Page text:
It was slate in colour, crumbly around the edges, rough and worn underneath but jagged and unforgiving on the top. The size, well, it was close to that of a red house-brick. I reached down to touch it. It weighed as much as two bags of sugar, if not a little more. I thought to myself, if that had landed on me more directly, I’d be as good as gone. Game over? I assessed my injury. It was a bump and no bigger than two (or three) that I had experienced earlier in the trek from headbutting low roof rafters and doorframes. It’s a habit I have tried to avoid since being a kid, but as my Mum will agree, I am clumsy. It’s in the genetics somewhere.

With that new bump obtained between Bhratang, the beginnings of the huge western face of Pagunda Danda, I just carried on to Upper Pisang. Not much I could do but knuckle down and see how it panned out. Initially that day, I was fine and later that day, I was still okay. The next day, as we departed the lodge and started our walk onwards, I started to feel an ache spanning from the bump back to rear-right of my head. After an hour of trekking that ache became near agony. It was either the rapid onset of altitude sickness, or that injury was playing up. Livia, Srirang and I trekked through deep snow, and eventually Livia and I stretched ahead a little, but not much. As we reached the mani stones, just shy of a very snowed over river with two bridges, I took a moment to try to understand my pain.

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We had opted for the path up to Ghyaru and Humde, because the views would look back across the valley at the Annapurna Masiff. The great mani stones, stood on a ridge overlooking the raging river below, and the smaller tributary that was would have to cross. Many slabs, rocks and smaller carved models carried one simple message, ‘Om mani padme hum. The beautiful artistic Sanskrit writing curved and glimmered in the various levels of light: ॐ मणि द्मे हूँ. Om/Aum/ ॐ [white] is a sacred syllable. Mani/ मणि [green] is a jewel (or bead). Pad/प [sky blue] plus me/द्मे [red] is the lotus flower – a flower sacred to Buddhism. Hoon/hum/ हूँ [dark blue] is the spirit of enlightenment. It can also be found in Chinese as 唵嘛呢叭咪吽 and Thai as โอมฺ มณิ ปทฺเม หูมฺ, amongst many languages and cultures.

Right here, on the pathway, the stone plates featured the six syllabled mantra as a form of Tibetan prayer. Some had clearly been painted, but most were natural earthly colours. Decades and possibly centuries of devotion made up this wall, like many other walls throughout Nepal and other countries. I’ve seen many mounds and cairns in similar fashions. Each one, I believe, offers prayer to the locality and beyond. The time and effort for each creation could be seen. No corners had been cut. Devotion had been placed on each faithful stone. This wall was around about two metres high and sagged just a little. It was long as coach and as wide as a wardrobe. You always walk around a Mani wall, the same way the Earth rotates. Buddhism has rules. Against the backdrop of the Himalayas, spiritualism and nature hugged each other. Lichens and mosses covered what surface they could, and birds occasionally perched on the walls, looking down at the snow, trying to find the little food available. At this moment, I assessed the bridges. Livia and I decided the lower bridge route would be the safest option. We set out.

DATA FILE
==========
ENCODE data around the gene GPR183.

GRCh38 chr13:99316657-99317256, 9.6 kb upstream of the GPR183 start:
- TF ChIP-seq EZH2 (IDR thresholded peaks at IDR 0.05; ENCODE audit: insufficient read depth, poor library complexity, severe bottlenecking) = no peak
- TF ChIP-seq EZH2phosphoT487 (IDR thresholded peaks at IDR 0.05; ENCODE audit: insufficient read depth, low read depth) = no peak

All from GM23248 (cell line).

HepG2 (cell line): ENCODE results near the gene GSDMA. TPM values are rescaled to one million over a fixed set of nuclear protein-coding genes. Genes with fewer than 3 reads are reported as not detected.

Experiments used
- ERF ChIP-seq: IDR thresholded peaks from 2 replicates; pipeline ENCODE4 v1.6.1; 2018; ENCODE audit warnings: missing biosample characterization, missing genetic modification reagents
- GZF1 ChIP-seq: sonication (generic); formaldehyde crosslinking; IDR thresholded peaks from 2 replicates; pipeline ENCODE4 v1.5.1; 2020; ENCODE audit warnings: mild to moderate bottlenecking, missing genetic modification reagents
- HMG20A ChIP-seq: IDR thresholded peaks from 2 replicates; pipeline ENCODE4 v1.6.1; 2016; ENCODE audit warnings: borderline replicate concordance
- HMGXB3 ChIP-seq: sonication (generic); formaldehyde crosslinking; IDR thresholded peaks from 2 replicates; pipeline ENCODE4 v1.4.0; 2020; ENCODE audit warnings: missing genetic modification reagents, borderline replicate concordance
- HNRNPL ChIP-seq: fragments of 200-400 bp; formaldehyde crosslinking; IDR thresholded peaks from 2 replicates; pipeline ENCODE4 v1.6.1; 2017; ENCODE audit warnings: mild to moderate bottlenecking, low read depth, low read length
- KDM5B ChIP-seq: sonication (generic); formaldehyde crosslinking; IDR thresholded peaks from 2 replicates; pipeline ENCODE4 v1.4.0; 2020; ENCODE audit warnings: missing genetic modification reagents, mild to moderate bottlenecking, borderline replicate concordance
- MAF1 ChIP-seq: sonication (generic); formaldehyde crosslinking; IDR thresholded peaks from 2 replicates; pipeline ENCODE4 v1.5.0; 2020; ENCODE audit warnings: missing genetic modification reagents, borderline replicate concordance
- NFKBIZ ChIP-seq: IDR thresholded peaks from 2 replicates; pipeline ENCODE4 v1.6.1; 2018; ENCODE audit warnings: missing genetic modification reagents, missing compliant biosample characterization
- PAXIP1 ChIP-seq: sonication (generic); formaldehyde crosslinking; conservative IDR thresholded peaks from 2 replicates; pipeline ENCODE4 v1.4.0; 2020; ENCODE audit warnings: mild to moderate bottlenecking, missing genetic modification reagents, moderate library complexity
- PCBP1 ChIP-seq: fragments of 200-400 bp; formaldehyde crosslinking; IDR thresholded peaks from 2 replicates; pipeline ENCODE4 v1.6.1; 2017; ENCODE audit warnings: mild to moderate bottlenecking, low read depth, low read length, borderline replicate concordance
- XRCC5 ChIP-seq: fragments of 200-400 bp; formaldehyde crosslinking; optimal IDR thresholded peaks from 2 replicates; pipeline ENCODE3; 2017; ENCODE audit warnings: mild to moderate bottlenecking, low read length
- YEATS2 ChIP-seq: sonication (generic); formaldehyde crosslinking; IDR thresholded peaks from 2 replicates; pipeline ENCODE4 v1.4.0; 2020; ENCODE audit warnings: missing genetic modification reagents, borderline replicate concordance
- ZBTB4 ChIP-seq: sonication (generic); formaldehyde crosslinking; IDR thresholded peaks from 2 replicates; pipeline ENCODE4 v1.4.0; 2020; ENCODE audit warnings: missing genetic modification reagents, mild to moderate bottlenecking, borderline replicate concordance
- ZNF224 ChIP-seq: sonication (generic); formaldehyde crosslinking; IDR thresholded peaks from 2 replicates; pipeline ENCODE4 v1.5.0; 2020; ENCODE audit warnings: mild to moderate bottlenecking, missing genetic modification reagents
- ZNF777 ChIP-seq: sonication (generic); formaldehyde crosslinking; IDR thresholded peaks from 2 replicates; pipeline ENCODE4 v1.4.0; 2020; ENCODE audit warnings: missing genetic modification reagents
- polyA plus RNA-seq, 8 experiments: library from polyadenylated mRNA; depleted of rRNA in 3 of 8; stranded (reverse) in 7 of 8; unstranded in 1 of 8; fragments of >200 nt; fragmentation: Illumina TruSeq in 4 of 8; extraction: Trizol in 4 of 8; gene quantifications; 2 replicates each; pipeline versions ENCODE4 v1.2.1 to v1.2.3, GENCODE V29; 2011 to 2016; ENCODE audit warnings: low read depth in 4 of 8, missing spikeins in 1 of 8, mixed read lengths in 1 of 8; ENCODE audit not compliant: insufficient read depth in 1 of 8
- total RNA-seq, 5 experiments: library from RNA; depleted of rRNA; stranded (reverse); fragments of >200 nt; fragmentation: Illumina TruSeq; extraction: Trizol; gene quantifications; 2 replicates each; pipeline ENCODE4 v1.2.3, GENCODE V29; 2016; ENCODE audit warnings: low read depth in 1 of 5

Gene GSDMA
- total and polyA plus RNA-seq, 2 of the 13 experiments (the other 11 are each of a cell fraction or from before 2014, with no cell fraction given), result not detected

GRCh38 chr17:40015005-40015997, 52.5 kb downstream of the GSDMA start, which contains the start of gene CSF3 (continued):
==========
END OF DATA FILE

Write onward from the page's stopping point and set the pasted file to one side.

After crossing the lower bridge, we scrambled upwards a few and awaited Srirang. He chose the upper bridge and we met once again. I walked up one gentle wide path and Srirang and Livia chose a steeper more direct route. They met me as I was sat down. My head was pounding inside – and I felt a little sick. There was dizziness. I ate some biscuits and drank plenty of water. Srirang and Livia were concerned. They suggested a rest and we discussed the injury or whether it could be altitude sickness. We were about 3500m up and we had never rushed the journey so far. Ghyaru (3730m) lay just a few metres upwards. After an hour, I decided I had to descend. Livia and Srirang disagreed but we all agreed, “if I feel better tomorrow, I’d head back up.” With that I scuttled back to Upper Pisang, and enjoyed the views of the frozen lake below on the plains, and the ever-angry flows of the Marshyangdi River. I was welcomed back into the same lodge. Even to this day I cannot recall the name of the lodge. It had a Sherpa-Tibetan family and they were ever so nice. I said about my discomfort and they said that I did the right thing.